I've made this cake and frosting before, but this was the first time that I used them together. The cake itself is an unbelievably moist yellow cake with a healthy amount of buttermilk and silky cake flour. When I sliced off the domes (because they were too high, not because I was hungry,) I remembered how amazing this recipe is. You could eat the cake alone, it's so good. I brushed on a layer of vanilla simple syrup to keep the layers moist and, just for the middle, I added strawberry jam to go along with the sour cream chocolate frosting. I can't say enough about the frosting, it's tangy and rich, and just fuses perfectly with the sweet cake. I had enough of the frosting left over to enjoy with some salty pretzels. I should patent that combination.



Yellow Cake with Chocolate Sour Cream Frosting
(adapted from the smitten kitchen)
*printer friendly Recipe*

Cake ingredients
4 cups plus 2 tablespoons cake flour (not self-rising)
2 teaspoons baking powder
1 1/2 teaspoons baking soda
1 teaspoon salt
2 sticks (1 cup) unsalted butter, softened
2 cups sugar
2 teaspoons pure vanilla extract
4 large eggs, at room temperature
2 cups buttermilk, well-shaken

Method
Preheat oven to 350°F. Butter two 9-inch round cake pans and line with circles of parchment paper, then butter parchment and lightly flour the entire pans. *Note: I was worried that my cake pans were not deep enough (they should be at least 2 inches. Instead I made my layers in a 9-inch spring form pan and baked them one at a time. If you decide to use a spring form pan, be aware that the baking time may need to be increased by about 10-20 minutes. But, as my oven is a temperamental beast, be sure to check after the minimum time.*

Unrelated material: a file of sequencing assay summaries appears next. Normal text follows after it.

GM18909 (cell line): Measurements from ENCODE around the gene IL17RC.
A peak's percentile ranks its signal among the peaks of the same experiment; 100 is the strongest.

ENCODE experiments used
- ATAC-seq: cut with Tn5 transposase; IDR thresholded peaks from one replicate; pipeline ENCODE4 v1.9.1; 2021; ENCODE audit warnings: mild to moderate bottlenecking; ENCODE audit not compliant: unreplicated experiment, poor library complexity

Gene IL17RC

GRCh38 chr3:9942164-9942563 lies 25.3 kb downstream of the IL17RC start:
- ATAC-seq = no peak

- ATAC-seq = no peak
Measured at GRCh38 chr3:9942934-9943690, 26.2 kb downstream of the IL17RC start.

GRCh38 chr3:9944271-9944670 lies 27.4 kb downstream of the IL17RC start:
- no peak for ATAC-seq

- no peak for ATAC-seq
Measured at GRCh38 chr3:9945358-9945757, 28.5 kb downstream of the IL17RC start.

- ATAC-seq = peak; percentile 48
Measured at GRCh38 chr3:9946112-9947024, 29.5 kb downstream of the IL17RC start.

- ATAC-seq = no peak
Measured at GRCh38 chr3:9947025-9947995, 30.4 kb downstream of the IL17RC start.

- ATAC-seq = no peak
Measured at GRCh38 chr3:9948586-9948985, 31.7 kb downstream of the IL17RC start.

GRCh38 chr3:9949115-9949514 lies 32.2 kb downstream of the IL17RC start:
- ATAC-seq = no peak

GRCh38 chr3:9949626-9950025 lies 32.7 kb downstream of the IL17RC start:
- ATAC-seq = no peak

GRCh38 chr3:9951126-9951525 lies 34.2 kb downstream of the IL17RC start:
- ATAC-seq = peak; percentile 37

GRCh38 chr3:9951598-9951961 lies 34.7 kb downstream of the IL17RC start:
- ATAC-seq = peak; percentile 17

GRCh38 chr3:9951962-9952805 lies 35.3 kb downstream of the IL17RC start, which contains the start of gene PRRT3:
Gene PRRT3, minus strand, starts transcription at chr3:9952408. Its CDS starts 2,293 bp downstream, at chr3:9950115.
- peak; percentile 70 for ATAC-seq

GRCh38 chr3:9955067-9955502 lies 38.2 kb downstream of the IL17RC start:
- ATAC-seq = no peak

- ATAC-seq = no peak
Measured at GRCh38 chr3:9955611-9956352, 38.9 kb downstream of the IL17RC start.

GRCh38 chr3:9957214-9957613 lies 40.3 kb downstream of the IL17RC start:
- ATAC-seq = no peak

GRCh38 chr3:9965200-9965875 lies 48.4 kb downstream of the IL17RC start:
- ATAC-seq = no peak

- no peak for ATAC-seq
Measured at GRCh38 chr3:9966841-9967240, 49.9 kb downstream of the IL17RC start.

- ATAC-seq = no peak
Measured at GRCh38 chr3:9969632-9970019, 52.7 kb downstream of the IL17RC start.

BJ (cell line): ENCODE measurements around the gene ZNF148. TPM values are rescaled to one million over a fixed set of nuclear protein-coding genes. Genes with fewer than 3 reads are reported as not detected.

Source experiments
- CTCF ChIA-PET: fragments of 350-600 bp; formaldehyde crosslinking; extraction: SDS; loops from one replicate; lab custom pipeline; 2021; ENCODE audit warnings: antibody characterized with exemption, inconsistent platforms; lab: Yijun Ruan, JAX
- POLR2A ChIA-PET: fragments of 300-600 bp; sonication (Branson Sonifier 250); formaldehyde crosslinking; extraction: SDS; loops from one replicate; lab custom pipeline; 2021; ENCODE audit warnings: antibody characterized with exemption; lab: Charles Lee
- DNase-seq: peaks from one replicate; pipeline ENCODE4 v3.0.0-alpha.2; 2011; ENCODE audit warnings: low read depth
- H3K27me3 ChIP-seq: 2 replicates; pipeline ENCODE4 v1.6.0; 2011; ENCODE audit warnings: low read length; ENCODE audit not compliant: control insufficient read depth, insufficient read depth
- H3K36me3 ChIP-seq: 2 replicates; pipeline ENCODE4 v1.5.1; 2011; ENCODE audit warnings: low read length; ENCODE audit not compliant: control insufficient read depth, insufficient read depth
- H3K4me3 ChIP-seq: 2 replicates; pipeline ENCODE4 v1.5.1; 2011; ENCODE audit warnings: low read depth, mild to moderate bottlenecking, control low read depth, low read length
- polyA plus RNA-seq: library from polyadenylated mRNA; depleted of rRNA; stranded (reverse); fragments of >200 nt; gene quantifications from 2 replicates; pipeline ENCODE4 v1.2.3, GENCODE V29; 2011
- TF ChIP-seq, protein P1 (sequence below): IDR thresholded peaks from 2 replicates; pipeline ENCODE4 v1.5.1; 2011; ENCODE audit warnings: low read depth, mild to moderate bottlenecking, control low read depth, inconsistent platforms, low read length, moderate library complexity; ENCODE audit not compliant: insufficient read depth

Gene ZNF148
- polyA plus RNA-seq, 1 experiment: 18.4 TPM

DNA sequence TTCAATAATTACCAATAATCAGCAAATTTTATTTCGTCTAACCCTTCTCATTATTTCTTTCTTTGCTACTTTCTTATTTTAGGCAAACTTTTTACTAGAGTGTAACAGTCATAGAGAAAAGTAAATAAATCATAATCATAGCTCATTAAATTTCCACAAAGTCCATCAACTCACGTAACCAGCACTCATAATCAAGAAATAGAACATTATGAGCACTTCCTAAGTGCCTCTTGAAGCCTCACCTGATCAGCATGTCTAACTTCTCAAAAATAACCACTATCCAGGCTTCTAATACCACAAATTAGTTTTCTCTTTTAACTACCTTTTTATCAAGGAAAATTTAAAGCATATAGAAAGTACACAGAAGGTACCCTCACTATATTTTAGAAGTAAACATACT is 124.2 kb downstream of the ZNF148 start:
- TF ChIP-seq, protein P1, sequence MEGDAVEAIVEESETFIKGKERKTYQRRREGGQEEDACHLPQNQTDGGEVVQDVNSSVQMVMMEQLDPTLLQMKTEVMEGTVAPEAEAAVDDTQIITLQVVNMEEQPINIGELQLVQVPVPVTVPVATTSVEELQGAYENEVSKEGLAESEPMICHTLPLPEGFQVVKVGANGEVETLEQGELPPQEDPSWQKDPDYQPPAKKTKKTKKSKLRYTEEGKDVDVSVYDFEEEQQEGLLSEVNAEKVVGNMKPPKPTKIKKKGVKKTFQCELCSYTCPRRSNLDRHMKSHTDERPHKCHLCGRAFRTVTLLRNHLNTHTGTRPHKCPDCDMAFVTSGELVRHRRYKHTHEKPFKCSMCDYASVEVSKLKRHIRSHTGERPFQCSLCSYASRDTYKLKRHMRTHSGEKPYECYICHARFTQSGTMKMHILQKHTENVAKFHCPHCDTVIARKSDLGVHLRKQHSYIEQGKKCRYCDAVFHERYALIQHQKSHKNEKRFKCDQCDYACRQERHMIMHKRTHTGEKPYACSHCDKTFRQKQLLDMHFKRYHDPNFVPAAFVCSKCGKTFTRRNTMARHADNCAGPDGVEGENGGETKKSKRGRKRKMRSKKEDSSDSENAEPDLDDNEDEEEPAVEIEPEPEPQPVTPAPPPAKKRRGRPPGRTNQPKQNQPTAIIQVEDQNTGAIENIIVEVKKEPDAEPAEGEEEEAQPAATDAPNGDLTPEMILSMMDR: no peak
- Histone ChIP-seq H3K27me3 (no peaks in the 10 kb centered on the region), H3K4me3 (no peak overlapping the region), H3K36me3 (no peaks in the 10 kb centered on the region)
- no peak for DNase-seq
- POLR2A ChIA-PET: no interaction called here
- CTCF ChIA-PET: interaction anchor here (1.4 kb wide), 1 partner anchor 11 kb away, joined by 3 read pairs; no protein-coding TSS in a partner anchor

Sift together flour, baking powder, baking soda, and salt in a medium bowl. In a large mixing bowl, beat butter and sugar in a large bowl with an electric mixer at medium speed until pale and fluffy, then beat in vanilla. Add eggs 1 at a time, beating well and scraping down the bowl after each addition. At low speed, beat in buttermilk until just combined (mixture will look curdled). Add flour mixture in three batches, mixing until each addition is just Incorporated.

Spread batter evenly in cake pan, then rap pan on counter several times to eliminate air bubbles. (I like to drop mine a few times from two inches up, making a great big noisy fuss.) Bake until golden and a wooden pick inserted in center of cake comes out clean, 35 to 40 minutes. Cool in pan on a rack 10 minutes, then run a knife around edge of pan. Invert onto rack and discard parchment, then cool completely, about 1 hour. Well wrapped, the cakes can be refrigerated for 2 days.

Vanilla Simple Syrup (optional)
1/2 cup of sugar
1/4 cup of water
1/4 teaspoon of pure vanilla extract